$*$ Determine the equivalent resistance of the resistors in Figure $\mathrm{P} 16.34$ if $R_{1}=R_{2}=20 \Omega$ $R_{3}=10 \Omega, R_{4}=25 \Omega, R_{5}=$ $30 \Omega, R_{6}=10 \Omega,$ and $R_{7}=50 \Omega$

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Problem 36

$*$ Determine $(\mathrm{a})$ the equivalent resistance of the resistors in the circuit in Figure $\mathrm{P} 16.36$ and (b) the current through the battery.

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Numerade Educator

Problem 37

$*$ Write a problem for which the following mathematical statement can be a solution:
$$
1 \mathrm{A}=\frac{\varepsilon-(1 \mathrm{A})(3 \Omega)}{R}
$$

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Numerade Educator

Problem 38

$*$ Home wiring A simplified electrical circuit for a home is shown in Figure $P 16.38$ (a) Determine the
currents through currents through the circuit breaker, the circuit breaker, the lightbulb, the microwave oven, and the toaster. (b) Determine the electric power used by each appliance.

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Problem 39

$* *$ (a) Write Kirchhoffs rules for two loops and one junction in the circuit shown in Figure $P 16.39 .$ (b) Solve the equations for the current in each branch of the circuit when $\varepsilon_{1}=10 \mathrm{V}, \varepsilon_{2}=2 \mathrm{V}, R_{1}=50 \Omega$ $R_{2}=200 \Omega,$ and $R_{3}=20 \Omega$ (c) Determine the potential difference across resistor $R_{3}$ from point $\mathrm{B}$ to point $\mathrm{A}$

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Problem 40

$*$ * BIO Electric eel The South American eel can generate electric current that can stun and even kill nearby fish. The eel has 140 parallel rows of electric cells $(0.15 \mathrm{V} \text { per cell })$
Each row has 5000 such cells for a total emf per row of $5000(0.15 \mathrm{V})=750 \mathrm{V}$ . Each row of cells also has about 1250$\Omega$ of internal resistance. Because each row has the same emf and the rows are connected together on each side, the eel's circuit can be represented as shown in Figure $P 16.40-a 750-\mathrm{V}$ emf source in series with $140 ~ 1250-\Omega$ parallel internal resistances all connected across an external resistance (the seawater from the front of the eel to its back) of about 800$\Omega$ Can the eel produce enough current to be dangerous to a person?
Explain your answer. Identify all assumptions that you made.

Sanjeev K.
Numerade Educator

Problem 41

$*$ Home wiring $\mathrm{A} 120-\mathrm{V}$ electrical line in a home is connected to a $60-\mathrm{W}$ lightbulb, a 180 - W television set, a $300-\mathrm{W}$ desktop computer, a 1050 - W toaster, and a $240-\mathrm{W}$ refrigerator. How much current is flowing in the line?

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Problem 42

Determine (a) the equivalent resistance, (b) the current through the battery, and (c) the power supplied by the battery for the circuit shown in Figure $P 16.42 .$ (d) Use Kirchhoff's loop rule to determine the currents through the $60-\Omega, 40-\Omega,$ and $30-\Omega$ resistors.

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Numerade Educator

Problem 43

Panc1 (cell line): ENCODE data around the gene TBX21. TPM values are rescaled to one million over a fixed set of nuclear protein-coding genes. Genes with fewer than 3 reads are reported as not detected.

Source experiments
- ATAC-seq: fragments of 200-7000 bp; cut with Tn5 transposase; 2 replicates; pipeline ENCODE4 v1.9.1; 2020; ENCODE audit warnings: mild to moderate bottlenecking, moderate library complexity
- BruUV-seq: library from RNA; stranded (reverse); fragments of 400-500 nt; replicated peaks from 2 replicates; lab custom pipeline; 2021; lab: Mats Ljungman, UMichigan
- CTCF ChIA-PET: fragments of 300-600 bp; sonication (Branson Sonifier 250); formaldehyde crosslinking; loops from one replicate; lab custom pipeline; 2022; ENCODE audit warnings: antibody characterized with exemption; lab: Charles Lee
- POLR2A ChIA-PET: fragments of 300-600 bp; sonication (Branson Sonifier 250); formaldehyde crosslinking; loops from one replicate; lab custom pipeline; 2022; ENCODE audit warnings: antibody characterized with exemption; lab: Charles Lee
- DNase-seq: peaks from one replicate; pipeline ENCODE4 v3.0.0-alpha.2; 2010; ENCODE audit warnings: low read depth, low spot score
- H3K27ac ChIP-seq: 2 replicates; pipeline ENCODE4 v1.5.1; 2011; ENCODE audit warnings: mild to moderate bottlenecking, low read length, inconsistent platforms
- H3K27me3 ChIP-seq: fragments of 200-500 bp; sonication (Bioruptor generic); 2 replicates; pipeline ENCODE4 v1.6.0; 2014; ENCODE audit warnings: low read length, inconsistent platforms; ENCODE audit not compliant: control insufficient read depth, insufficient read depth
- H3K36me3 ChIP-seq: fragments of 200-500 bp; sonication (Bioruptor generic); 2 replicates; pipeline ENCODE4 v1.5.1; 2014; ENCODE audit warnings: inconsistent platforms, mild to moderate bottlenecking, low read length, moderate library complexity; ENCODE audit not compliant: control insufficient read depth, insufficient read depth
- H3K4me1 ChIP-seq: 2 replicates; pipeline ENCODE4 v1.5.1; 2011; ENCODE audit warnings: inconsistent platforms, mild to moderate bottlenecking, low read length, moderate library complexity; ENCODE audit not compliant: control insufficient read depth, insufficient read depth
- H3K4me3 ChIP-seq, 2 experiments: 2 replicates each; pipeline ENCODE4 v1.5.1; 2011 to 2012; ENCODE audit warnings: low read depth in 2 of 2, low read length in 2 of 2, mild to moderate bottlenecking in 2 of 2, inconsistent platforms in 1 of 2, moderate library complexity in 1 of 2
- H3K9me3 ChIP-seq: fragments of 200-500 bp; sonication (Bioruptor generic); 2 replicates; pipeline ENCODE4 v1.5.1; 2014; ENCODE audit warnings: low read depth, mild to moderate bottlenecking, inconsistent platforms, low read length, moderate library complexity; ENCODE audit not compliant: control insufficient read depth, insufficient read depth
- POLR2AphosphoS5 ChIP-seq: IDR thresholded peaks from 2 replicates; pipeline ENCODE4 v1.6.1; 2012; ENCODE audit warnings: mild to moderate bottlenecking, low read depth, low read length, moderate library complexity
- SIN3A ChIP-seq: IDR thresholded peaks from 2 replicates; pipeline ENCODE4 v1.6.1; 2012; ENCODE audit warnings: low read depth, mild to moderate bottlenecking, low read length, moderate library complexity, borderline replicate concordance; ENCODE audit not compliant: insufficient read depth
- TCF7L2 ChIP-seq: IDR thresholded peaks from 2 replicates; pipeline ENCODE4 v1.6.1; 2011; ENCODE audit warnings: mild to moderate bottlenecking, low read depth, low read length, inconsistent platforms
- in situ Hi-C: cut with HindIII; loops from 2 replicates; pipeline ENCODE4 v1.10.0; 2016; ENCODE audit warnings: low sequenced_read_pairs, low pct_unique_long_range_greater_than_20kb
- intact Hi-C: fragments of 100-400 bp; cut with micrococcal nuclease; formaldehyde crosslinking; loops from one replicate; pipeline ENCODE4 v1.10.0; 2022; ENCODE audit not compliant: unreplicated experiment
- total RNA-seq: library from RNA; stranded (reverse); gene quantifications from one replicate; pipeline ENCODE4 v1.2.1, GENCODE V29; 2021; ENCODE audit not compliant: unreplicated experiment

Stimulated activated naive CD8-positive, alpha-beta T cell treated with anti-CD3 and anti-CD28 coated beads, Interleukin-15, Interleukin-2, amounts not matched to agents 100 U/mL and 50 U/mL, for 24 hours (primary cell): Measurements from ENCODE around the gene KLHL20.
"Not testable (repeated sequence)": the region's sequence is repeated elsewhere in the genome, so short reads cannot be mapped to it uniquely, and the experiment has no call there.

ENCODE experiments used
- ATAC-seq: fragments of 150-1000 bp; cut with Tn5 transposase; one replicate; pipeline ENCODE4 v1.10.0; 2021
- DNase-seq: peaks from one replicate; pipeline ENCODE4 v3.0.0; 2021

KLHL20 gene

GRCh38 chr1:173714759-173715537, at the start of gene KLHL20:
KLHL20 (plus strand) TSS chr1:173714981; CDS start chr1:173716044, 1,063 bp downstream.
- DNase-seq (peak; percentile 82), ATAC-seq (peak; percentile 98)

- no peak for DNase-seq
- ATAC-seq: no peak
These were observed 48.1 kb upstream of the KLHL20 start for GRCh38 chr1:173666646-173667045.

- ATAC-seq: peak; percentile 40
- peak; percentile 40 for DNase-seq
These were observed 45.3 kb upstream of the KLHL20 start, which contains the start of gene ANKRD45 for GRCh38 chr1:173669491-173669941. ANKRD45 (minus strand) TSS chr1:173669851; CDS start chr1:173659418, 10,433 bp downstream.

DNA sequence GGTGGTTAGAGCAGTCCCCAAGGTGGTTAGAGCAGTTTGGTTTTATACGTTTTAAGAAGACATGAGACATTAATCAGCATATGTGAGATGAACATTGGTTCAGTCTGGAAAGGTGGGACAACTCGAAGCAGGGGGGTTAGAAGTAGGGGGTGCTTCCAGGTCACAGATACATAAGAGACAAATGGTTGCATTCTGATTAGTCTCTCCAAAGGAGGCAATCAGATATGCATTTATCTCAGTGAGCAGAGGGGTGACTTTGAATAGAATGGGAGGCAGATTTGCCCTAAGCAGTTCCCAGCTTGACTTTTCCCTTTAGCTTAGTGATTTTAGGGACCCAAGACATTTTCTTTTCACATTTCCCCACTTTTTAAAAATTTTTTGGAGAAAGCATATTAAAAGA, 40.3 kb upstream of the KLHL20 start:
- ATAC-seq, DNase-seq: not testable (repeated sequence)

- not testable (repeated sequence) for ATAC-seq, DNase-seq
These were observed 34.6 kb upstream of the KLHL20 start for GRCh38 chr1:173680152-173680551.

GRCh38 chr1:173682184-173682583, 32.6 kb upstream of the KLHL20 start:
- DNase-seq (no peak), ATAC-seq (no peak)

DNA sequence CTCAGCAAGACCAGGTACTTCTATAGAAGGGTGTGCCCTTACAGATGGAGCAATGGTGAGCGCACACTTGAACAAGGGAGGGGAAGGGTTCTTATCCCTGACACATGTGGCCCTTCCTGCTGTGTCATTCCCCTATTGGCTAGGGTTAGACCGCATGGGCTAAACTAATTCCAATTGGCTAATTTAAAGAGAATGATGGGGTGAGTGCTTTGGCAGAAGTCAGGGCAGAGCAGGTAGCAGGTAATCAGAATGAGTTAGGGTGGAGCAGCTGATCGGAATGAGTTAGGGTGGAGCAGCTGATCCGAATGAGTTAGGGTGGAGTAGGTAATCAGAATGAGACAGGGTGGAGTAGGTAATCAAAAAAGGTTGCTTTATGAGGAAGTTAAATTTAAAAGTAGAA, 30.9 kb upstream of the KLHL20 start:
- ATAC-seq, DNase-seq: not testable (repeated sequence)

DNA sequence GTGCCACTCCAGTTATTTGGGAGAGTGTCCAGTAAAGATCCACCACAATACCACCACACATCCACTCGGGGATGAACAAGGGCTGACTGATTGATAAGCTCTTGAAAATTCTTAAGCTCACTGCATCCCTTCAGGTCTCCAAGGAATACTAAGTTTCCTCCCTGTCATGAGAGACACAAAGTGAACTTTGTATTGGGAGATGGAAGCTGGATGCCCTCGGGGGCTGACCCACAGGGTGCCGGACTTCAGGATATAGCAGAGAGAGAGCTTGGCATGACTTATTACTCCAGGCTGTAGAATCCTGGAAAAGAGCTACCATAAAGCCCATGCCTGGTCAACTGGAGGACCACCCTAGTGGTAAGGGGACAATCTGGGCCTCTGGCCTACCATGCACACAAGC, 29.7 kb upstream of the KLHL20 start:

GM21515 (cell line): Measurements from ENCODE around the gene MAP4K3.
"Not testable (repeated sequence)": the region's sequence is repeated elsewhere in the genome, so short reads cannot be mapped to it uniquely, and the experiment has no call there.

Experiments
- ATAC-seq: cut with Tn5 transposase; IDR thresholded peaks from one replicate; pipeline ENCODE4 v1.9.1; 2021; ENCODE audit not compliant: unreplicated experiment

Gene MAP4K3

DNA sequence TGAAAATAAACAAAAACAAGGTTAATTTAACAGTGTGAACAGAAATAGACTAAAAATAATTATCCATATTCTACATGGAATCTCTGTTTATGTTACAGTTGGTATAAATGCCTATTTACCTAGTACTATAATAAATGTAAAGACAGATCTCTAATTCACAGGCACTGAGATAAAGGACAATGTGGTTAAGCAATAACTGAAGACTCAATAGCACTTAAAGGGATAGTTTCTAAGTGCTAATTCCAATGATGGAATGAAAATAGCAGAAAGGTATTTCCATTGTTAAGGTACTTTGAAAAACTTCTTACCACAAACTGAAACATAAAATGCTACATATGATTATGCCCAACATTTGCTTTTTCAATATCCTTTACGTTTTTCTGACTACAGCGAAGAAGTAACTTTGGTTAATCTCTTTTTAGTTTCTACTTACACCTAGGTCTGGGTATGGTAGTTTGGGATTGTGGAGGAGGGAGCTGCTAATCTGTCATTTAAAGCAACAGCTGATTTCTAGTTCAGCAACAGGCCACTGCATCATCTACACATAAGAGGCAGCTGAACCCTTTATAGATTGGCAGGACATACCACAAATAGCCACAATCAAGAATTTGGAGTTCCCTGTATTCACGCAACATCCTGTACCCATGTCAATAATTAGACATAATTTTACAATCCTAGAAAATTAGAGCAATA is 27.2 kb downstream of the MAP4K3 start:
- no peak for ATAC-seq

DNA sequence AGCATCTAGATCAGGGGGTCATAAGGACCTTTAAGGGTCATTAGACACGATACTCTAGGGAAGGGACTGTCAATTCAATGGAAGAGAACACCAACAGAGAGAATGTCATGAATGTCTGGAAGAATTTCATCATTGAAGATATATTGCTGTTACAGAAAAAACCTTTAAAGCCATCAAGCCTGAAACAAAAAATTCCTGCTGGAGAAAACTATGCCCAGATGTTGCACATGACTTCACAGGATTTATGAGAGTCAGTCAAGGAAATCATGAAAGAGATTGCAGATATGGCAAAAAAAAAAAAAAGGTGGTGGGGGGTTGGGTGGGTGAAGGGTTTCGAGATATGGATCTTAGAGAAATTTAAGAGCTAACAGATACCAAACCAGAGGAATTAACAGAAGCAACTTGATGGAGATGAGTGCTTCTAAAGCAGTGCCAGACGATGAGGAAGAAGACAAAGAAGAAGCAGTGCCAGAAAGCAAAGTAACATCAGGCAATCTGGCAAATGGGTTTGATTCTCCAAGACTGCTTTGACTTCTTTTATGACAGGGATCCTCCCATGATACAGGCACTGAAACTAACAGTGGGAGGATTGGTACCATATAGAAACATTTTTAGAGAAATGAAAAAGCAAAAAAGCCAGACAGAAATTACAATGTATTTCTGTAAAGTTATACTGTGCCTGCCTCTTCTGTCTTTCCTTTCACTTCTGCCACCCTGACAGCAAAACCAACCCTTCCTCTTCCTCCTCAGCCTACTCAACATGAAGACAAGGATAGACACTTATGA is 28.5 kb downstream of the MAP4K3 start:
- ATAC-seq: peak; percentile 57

$*$ Tree lights Nine tree lights are connected in parallel across a $120-\mathrm{V}$ potential difference. The cord to the wall socket carries a current of 0.36 $\mathrm{A}$ . (a) Determine the resistance of one
of the bulbs. (b) What would the current be if the bulbs were connected in series?

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Problem 44

$* *$ Two lightbulbs use 30 $\mathrm{W}$ and $60 \mathrm{W},$ respectively, when connected in parallel to a $120-\mathrm{V}$ source. How much power does each bulb use when connected in series across the $120-\mathrm{V}$ source, assuming that their resistances remain the same?

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Problem 45

$*$ Three identical resistors, when connected in series, transform electrical energy into thermal energy at a rate of 15 $\mathrm{W}$ $(5 \mathrm{W} \text { per resistor). Determine the power consumed by the }$ resistors when connected in parallel to the same potential difference.

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Problem 46

$* *$ Impedance matching A battery has an emf of 12 $\mathrm{V}$ and an internal resistance of 3$\Omega .$ (a) Determine the power delivered to a resistor $R$ connected to the battery terminals
for values of $R$ equal to $1,2,3,4,5,$ and 6$\Omega .$ (b) Plot on a graph the calculated values of $P$ versus the different values of $R$ . Connect the points by a smooth curve. Confirm that the maximum power is delivered when $R$ has the same resistance as the internal resistance of the power source $(3 \Omega \text { in this example). }$

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Problem 47

$* \mathrm{A} 100-\mathrm{m}$ -long copper wire of radius 0.12 $\mathrm{mm}$ is connected across a $1.5-\mathrm{V}$ battery. Make a list of the physical quantities that you can determine using this information and determine the values of three of them.

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Problem 48

$*$ BMT subway rail resistance The BMT subway line in New York City stretches roughly 30 $\mathrm{km}$ from the Bronx to Brooklyn. The electrified rail on which it runs has a cross section of about 40 $\mathrm{cm}^{2}$ and is made of steel with a resistivity of $10 \times 10^{-8} \Omega \cdot \mathrm{m}$ . Make a list of all the physical quantities de- scribing different properties of the rail that you can determine using this information. Then calculate the values of one quantity related to the electrical properties and one quantity not related to the electrical properties.

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Problem 49